The night of September 6th, I looked outside my window and saw an alarming amount of police cars parked outside a nearby apartment complex. I immediately texted my friend who lived in that building to make sure she was okay. Rumors of shots fired were spreading through the neighborhood.
It wasn’t until the next morning that we read the strange, strange story of a then-unnamed police woman who went into the wrong apartment unit and killed the 26-year-old young man living there. Later that afternoon, we learned his identity. Botham Shem Jean.
By that evening, as a vigil for Botham was held outside of Dallas Police Department headquarters, the shooter’s name had still not been released to the public. There was no warrant for her arrest, and she was not in custody.
Three days after his death, the city was forced to release her name officially (after it was leaked online). Amber Guyger. Photos from her social media accounts surfaced (or what was left after what I’m sure was a thorough scraping) which showed her with a woman (her mother, presumably) in an “All Lives Matter” shirt and a man flashing the White Power hand signal.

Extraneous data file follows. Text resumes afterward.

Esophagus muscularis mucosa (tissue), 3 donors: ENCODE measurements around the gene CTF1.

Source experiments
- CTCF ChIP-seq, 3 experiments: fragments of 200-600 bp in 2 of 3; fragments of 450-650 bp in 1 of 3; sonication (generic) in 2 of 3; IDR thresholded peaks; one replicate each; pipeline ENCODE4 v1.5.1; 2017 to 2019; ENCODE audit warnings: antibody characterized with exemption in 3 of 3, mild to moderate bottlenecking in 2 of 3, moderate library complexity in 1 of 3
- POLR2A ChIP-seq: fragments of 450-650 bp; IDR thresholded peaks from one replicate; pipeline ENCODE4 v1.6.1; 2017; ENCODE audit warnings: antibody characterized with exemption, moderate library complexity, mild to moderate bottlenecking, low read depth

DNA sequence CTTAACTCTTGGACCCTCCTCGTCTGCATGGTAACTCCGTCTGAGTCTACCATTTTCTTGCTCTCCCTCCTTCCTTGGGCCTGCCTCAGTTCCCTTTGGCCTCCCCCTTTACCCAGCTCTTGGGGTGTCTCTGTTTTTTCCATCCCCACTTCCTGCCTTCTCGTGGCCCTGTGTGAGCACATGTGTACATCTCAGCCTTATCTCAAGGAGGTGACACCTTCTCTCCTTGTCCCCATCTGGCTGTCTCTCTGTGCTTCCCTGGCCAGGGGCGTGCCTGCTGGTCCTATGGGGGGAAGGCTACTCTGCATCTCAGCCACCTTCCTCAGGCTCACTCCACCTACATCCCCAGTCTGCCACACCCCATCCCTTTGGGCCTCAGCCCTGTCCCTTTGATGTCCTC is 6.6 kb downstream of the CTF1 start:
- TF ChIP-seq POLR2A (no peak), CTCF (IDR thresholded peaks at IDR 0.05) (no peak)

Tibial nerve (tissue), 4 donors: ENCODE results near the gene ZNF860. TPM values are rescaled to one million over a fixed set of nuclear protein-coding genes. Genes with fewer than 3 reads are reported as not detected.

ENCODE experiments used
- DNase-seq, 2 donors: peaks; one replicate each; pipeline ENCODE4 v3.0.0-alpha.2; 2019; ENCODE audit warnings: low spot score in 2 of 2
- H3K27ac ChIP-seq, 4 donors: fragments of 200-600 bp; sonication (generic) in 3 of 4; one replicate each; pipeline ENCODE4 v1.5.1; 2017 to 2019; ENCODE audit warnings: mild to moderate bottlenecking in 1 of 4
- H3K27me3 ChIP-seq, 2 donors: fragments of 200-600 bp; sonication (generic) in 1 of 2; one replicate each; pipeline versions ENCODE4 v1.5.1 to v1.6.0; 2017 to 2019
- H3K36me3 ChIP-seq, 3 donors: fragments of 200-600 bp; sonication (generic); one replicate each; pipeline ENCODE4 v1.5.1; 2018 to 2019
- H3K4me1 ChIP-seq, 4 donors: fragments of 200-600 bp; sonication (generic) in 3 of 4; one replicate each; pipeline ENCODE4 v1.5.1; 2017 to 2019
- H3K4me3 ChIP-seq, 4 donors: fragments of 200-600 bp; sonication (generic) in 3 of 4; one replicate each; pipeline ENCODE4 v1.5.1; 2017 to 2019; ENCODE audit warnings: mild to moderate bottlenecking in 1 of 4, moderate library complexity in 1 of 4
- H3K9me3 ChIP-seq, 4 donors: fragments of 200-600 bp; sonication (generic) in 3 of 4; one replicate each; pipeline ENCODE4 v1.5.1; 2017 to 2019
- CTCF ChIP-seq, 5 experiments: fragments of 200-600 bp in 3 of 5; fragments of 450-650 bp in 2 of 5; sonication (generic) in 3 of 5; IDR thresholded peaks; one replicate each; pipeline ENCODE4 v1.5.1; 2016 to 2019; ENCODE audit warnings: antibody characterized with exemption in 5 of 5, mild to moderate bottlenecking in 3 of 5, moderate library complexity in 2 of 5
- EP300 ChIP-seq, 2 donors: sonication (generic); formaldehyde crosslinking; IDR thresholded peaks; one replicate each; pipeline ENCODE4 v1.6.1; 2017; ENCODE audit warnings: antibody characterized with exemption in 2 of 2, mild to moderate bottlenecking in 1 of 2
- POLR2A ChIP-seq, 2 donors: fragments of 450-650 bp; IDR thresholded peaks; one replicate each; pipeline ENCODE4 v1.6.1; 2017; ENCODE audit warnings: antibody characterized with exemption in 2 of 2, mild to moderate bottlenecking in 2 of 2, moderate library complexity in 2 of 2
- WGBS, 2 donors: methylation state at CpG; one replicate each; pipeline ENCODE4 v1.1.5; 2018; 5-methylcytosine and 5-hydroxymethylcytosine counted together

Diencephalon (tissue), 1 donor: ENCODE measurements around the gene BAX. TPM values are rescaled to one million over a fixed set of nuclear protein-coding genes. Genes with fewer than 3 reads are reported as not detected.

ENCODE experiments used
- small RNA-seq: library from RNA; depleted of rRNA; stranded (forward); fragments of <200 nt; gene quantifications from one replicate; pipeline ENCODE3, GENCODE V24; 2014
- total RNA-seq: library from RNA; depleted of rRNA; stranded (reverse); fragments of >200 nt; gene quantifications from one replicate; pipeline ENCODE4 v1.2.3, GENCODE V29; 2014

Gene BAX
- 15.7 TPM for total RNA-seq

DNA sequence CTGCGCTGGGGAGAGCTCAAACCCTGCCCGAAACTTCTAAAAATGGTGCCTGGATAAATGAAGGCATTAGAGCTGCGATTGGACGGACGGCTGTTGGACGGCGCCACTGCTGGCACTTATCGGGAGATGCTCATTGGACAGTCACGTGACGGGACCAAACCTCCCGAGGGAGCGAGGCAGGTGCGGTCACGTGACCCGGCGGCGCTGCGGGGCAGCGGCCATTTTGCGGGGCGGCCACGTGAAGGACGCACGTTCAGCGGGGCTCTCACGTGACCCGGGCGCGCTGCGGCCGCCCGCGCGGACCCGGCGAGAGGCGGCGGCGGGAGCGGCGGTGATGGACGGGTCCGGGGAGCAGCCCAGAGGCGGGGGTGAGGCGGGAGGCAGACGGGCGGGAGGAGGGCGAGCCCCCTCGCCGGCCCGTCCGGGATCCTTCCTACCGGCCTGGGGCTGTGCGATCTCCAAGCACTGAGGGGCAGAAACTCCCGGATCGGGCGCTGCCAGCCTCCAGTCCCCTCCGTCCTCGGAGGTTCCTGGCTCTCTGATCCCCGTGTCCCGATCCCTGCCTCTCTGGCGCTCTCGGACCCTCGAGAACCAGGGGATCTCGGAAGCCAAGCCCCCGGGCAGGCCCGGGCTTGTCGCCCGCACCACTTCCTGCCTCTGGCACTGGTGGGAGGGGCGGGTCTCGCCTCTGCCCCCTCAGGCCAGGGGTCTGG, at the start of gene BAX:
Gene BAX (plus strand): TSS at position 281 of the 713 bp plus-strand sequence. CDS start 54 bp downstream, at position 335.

I watched a press conference around 7pm where Botham’s family’s attorneys called for Amber’s arrest. No sooner had news outlets started reporting her being charged with manslaughter than we found out she was released on bail bond (through the back, for privacy’s sake).
I did not know Botham personally, though we lived less than a block from each other. I don’t know much about Amber, but recognize in the few photos some dangerously biased views that her friends/family seem proud to exhibit. I have no personal connection to the case, and yet share a curiosity many of us are struggling with as so many questions remain unanswered.
What I do know is that Amber fortuitously avoided spending tonight in jail and is being given a benefit of the doubt she lethally deprived of Botham. I don’t know exactly what justice is in a case as bizarre as this. But this sure as hell doesn’t feel like it.
Learn more about how you can support Botham’s family and help his legacy live on by visiting the Botham Jean Foundation website.
And say. his. name.